After this Earl of Derby the Lords of Mann never resumed the regal title, though their power and dignity remained undiminished. 1521, Edward, son of Thomas, second Earl of Derby, succeeded: in his time the following Indenture was made, from which it will be seen most clearly how entirely all matters relating to the Church, and belonging of right to the Civil Power, were considered as internal regulations. "This Indenture made, the last day of July, A. D. 1532, between the Rt. Revd. Father in God John, Bishopp Sodorensis and the Isle of Mann, and all the Clergy and Spiritualtie of the said Isle on the one parte, and "........................ of the different Sheadings, or hundreds, "on the other parte, witnesseth, that whereas varience and discord has risen between the said Bishopp and Clergie, and the persons above said, and all other the temporall inhabitants of the said Isle and Comonalty, for when the taking of Mortuaries was called in the said isle Corse presents, and other exactions and wrongs, which the said Comonalty alledgeth the Spiritualtie of the said Isle did unto them for the appeasing and ordering of which controversie, the Rt. Hon. Edward Earl of Derby, Sovereign and liege Lord of the same Isle, by his writing of Commission under his scale of Mann appointed" the officers of the Council, and one of the Deemsters, to hear the case, and order it " according to equity and justice." The Bishop, the Abbot of Rushen, and the Clergy, were accordingly summoned to Castle Rushen, where they entered into a full defence of their right to all the different tithes and fees named at length in the Indenture, the commonalty on their part pleading against their claims; after both sides had been heard, the Earl's Lieutenant and the members of the Council, bound both parties to certain terms, which were signed by all; and thus this whole question concerning the temporalities of the Church was settled by the internal Government of the Island. After this Indenture follows "A Book of the Spirituall Lawes and Customes belonging to the Isle of Mann." The laws and customs there recited are only so far spiritual, as they relate to what pertains to spiritual persons, for they speak only of the temporalities of the Church, and some matters belonging to the Ecclesiastical Courts, such as wills, &c.; but they prove how entirely independent of any other Government the Manks Legislature was at that time in regard of all such points: those matters Ecclesiastical therefore come under the head of "internal regulations." In this Earl's time the Bishoprick was by an Act of the British Parliament, rendered subject to the See of York, though before that united to Canterbury. This was an important era in the history of the Manks Church: Edward, Earl of Derby, lived till the year 1592. An. 1542 Thomas Stanley was Bishop. With regard to this Bishop I have made a very great mistake in the history, page 36: I have said there, that he was deprived in Queen Mary's days, and restored in the beginning of Elizabeth's reign; this is incorrect: I was misled by Le Neve, who, though generally right, in this instance contradicts himself : I found this upon a closer investigation of his dates, after having read a MS. of Bishop Hildersley's, in the British Museum, in the Sloane Collection. Bishop Hildersley, in a Catalogue of the Bishops of Mann, says, "Thomas Stanley, 1542, in his times by Statute Henry 8th, the new erected See of Chester and Bishopric of Mann were dissevered from Canterbury's jurisdiction, and annexed to York. But Bishop Stanley, not complying with Henry, 8th's measures, was deprived An. 1545, and was succeeded by R. Ferran, translated to St. Davids. H. Man, 1546; upon his death, Stanley, who had been deprived by Henry 8th, was restored by Queen Mary, 1556; he died 1568." This statement of Bishop Hildersley's is confirmed by the dates of Le Neve, though curiously enough contradicted by his words. but after an investigation more careful than the nature of the case might seem to require, intending to make a further observation upon it, I am convinced that the Bishop's statement is correct, and Le Neve's wrong.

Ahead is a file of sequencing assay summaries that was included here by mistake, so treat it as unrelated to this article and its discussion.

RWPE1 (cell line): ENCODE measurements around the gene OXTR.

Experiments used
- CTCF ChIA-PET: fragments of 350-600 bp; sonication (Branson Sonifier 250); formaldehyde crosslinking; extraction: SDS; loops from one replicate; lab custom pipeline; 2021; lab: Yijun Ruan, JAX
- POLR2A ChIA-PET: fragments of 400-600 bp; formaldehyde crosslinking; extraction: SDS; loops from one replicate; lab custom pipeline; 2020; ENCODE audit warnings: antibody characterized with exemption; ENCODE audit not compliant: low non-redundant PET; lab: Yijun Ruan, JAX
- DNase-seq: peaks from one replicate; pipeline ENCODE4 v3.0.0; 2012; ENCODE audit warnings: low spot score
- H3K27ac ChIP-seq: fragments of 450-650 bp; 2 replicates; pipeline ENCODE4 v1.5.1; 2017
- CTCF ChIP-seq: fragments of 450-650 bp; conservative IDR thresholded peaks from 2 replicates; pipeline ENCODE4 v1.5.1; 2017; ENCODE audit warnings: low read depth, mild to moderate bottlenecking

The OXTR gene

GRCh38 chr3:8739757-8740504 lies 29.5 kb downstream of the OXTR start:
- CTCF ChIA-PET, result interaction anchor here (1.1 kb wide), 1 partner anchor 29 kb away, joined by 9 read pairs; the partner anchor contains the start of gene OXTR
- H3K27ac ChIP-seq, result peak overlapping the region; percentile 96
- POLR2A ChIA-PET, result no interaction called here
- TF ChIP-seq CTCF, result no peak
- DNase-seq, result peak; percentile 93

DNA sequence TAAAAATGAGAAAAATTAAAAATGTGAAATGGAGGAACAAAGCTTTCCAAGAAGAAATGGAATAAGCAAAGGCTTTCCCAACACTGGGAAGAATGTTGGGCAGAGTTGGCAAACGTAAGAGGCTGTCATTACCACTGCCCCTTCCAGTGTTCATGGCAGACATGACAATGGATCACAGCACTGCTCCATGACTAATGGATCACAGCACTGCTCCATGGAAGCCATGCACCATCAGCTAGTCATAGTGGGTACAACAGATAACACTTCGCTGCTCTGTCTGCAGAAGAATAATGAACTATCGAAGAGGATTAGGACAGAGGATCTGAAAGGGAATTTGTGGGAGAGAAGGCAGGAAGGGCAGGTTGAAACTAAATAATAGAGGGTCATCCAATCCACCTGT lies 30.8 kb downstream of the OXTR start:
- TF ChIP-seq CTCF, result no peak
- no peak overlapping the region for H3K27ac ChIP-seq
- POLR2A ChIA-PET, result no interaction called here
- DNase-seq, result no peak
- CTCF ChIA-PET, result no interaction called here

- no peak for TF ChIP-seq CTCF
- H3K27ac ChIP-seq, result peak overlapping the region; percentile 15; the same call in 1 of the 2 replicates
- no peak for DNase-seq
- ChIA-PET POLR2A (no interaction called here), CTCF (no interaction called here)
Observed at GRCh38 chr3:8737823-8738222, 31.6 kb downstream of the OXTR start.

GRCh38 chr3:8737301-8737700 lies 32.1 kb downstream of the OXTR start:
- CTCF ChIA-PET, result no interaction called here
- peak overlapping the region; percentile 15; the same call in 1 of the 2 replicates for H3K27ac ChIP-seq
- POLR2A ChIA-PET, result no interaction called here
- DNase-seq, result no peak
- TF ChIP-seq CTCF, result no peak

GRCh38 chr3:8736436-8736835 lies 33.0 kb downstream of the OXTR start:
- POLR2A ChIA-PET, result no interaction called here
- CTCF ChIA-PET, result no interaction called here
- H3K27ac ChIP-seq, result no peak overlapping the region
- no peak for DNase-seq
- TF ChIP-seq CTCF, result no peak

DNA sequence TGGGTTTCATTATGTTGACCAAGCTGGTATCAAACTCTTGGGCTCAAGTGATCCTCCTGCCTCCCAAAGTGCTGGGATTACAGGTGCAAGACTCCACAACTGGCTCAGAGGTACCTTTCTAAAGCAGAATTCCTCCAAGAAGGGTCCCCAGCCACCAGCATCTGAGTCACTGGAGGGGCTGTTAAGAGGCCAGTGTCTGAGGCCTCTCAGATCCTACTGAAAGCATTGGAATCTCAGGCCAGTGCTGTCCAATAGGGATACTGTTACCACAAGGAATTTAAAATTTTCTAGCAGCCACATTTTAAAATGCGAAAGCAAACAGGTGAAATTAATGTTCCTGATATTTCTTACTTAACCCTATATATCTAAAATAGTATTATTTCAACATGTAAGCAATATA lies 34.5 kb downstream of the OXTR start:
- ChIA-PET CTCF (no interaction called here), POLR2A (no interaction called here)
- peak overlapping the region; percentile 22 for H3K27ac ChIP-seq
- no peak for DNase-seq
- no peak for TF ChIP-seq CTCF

In the reign of Henry 8th,